Diane Thormodsgard accomplished plenty during her career at U.S. Bancorp, most notably building one of the largest corporate trust businesses in the country. But in Thormodsgard's eyes, no achievement beats having earned the affection of her employees.
"I've gotten e-mails, calls and letters from people who will say things like, 'You won't remember this, but when I was brand new to the organization, you stopped and talked to me,'" says Thormodsgard, who retired in June. "I'm proud of the impact others have told me that I had on them as a role model."
A desire to treat employees with respect was a hallmark of Thormodsgard's career. She is remembered for hand-writing countless notes of praise and encouragement, which could often be found thumb-tacked onto cubicle walls.
"She started with a respect for the person, set aggressive goals and was able to celebrate with them and reinforce their good behavior," says Richard Davis, the chairman and CEO of U.S. Bancorp. "And she never put people in harm's way-you weren't afraid to work for someone like Diane."
Thormodsgard says she admires leaders who demonstrate respect and fairness-and she puts ex-boss Darrell Knudson, the one-time acting CEO of First Bank System, and Davis in that group.
Treating people with decency was critical, she says, in the defining accomplishment of her career. Thormodsgard led the integration of 15 businesses to build the wealth management and corporate trust operations at her company, starting in 1995 when its predecessor, First Bank System, bought Bank of America's corporate trust unit.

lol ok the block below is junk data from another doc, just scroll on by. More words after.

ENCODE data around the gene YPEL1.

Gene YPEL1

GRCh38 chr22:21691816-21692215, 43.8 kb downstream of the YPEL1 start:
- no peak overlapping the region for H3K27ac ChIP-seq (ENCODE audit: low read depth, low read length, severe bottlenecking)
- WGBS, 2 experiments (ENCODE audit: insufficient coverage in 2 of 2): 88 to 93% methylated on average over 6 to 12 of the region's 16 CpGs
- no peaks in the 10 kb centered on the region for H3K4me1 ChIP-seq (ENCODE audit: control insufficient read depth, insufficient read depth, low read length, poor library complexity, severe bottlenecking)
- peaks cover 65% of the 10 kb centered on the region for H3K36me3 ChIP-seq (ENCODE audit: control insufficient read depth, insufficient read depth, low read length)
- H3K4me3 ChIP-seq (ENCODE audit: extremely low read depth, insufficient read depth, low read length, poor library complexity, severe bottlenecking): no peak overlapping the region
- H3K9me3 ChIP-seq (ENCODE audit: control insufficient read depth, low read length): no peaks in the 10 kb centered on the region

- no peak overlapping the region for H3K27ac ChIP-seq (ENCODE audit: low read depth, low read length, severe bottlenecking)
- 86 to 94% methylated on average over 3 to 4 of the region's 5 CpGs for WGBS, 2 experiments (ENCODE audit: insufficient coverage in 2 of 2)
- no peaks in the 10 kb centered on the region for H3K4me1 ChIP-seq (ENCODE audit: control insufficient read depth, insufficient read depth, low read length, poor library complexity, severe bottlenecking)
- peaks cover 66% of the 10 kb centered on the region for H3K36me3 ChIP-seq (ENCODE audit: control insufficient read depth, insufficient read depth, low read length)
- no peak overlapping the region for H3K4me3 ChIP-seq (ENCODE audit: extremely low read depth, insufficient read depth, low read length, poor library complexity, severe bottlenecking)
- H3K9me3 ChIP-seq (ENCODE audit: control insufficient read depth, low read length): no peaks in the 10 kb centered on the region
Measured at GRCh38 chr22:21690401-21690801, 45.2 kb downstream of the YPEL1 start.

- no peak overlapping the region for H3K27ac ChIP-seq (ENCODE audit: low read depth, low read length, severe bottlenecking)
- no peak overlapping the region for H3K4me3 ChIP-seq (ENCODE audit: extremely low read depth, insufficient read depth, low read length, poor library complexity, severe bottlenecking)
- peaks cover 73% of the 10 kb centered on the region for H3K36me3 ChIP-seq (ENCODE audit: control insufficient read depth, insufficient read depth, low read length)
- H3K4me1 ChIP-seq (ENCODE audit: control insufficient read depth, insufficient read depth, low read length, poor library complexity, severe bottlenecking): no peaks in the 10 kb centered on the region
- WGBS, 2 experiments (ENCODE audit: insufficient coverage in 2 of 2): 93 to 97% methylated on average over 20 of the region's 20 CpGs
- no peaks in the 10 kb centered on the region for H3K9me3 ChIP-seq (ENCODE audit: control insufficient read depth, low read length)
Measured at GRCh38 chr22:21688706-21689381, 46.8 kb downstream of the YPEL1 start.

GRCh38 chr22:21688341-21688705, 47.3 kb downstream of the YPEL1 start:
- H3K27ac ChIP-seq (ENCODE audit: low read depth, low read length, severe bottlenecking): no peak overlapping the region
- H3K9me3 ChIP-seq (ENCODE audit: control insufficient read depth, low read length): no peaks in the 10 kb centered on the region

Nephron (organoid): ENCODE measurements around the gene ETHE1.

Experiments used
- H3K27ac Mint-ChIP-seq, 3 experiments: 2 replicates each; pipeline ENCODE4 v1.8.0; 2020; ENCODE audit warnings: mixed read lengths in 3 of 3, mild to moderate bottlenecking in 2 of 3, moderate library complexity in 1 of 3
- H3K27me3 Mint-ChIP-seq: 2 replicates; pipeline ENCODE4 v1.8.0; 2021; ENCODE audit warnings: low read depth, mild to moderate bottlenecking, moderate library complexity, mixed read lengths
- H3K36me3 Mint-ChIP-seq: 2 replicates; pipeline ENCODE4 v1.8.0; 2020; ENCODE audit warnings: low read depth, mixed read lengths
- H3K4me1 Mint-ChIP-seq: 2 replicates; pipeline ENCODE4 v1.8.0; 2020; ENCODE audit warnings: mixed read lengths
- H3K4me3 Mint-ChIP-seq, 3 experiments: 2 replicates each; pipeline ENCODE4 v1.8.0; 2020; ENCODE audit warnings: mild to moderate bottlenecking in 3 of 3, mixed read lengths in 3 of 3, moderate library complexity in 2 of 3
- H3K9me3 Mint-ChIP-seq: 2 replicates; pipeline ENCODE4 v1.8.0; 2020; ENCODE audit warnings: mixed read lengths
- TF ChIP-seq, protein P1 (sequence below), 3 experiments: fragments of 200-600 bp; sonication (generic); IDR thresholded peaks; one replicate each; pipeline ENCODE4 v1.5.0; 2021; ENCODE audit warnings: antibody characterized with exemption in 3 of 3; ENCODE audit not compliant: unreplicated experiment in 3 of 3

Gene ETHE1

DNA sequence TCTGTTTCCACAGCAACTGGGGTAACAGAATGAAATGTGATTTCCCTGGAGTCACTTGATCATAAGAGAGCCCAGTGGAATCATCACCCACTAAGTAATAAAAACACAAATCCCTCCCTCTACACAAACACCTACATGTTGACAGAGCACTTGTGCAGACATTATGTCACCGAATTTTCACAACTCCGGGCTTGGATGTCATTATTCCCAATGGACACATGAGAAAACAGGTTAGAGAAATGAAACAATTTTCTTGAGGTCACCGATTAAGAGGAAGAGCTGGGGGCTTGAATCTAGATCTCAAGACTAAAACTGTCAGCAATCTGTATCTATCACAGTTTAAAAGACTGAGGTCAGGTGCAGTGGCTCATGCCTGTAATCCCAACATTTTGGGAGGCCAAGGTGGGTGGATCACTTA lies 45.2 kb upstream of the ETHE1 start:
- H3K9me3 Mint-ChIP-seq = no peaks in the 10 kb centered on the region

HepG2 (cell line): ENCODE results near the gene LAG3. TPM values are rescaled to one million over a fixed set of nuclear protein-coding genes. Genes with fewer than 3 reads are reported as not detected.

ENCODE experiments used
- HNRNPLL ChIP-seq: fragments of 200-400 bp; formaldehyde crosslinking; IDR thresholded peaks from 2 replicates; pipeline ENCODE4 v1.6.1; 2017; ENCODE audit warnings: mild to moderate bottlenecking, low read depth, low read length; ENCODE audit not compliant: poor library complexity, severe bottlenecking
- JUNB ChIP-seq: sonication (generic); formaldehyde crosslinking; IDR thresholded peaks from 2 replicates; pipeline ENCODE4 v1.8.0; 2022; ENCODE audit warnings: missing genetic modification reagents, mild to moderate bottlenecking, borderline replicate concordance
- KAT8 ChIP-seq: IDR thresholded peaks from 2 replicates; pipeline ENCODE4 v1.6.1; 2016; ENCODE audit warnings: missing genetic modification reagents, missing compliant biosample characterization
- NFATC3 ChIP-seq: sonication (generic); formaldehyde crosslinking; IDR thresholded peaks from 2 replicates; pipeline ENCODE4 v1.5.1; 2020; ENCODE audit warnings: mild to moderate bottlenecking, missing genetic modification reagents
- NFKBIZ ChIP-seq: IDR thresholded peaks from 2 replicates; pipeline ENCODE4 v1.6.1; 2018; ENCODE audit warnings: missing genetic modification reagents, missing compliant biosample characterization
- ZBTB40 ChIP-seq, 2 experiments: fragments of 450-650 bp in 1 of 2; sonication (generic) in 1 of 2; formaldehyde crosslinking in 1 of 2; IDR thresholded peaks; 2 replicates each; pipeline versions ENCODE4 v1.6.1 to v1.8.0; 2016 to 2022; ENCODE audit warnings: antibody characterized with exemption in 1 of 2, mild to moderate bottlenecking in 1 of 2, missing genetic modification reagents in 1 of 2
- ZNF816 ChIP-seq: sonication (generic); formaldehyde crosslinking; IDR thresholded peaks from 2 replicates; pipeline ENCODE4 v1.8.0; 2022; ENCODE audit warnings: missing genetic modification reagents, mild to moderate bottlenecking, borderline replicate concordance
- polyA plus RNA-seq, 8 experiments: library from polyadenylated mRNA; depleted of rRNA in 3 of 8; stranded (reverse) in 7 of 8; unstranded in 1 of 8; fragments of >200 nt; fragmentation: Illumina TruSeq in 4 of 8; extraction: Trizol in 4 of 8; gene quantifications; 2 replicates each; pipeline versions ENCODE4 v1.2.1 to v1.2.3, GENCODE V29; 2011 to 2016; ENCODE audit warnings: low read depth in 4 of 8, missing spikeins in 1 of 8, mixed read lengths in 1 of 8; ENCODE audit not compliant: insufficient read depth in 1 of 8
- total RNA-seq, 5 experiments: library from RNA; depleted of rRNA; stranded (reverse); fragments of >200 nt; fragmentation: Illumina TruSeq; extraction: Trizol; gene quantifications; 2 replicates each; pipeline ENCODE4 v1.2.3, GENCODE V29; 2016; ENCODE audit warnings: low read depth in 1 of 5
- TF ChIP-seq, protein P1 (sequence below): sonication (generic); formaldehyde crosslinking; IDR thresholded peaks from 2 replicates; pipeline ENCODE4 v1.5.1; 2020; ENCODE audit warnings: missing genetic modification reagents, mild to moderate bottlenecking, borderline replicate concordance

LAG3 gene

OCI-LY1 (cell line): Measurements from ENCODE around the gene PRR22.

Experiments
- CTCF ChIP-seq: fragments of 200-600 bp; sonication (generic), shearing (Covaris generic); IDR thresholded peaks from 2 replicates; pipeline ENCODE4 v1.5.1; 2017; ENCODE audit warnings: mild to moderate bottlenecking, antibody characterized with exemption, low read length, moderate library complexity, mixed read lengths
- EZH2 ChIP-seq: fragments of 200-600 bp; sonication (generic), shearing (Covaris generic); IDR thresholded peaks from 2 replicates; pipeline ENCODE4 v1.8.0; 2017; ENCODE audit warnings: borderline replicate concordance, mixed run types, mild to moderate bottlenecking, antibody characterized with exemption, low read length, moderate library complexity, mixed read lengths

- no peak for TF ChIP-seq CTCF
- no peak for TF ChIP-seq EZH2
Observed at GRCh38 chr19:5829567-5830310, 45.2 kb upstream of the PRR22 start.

During the process of integrating the acquired businesses, Thormodsgard insisted on treating employees with "the highest level of honesty and respect because during that process, some people are going to lose their job," she says.
Thormodsgard's people skills were matched by her calm consistency. "She was steady, but at a higher level," says Davis. "You'd never walk into a meeting and say, 'Wow, she's having a bad day-you'd never know."
Thormodsgard, an Iowa farm girl, took on big challenges right up until the end of her career. In 2007, Davis tapped her to be vice chairman and head of wealth management. Her charge: Lay the groundwork to transform U.S. Bancorp's wealth management business from a regional into a national player.
She made large strides toward that long-term goal, overseeing a new branding effort and improving customer segmentation and service models. "We were over-servicing some customers and greatly under-servicing some customers," she says.
The wealth management business also made several key hires and invested enough in technology to make up for many lean years.
Says Thormodsgard: "I'm extremely proud that we're so well positioned."
Thormodsgard has slowed down in her retirement-but not much, from the sound of it. She has agreed to become a regent at her alma mater, Luther College, in Iowa. She also continues to volunteer for numerous organizations, including lending her expertise to an effort to expand a light rail system in the Minneapolis and Saint Paul area.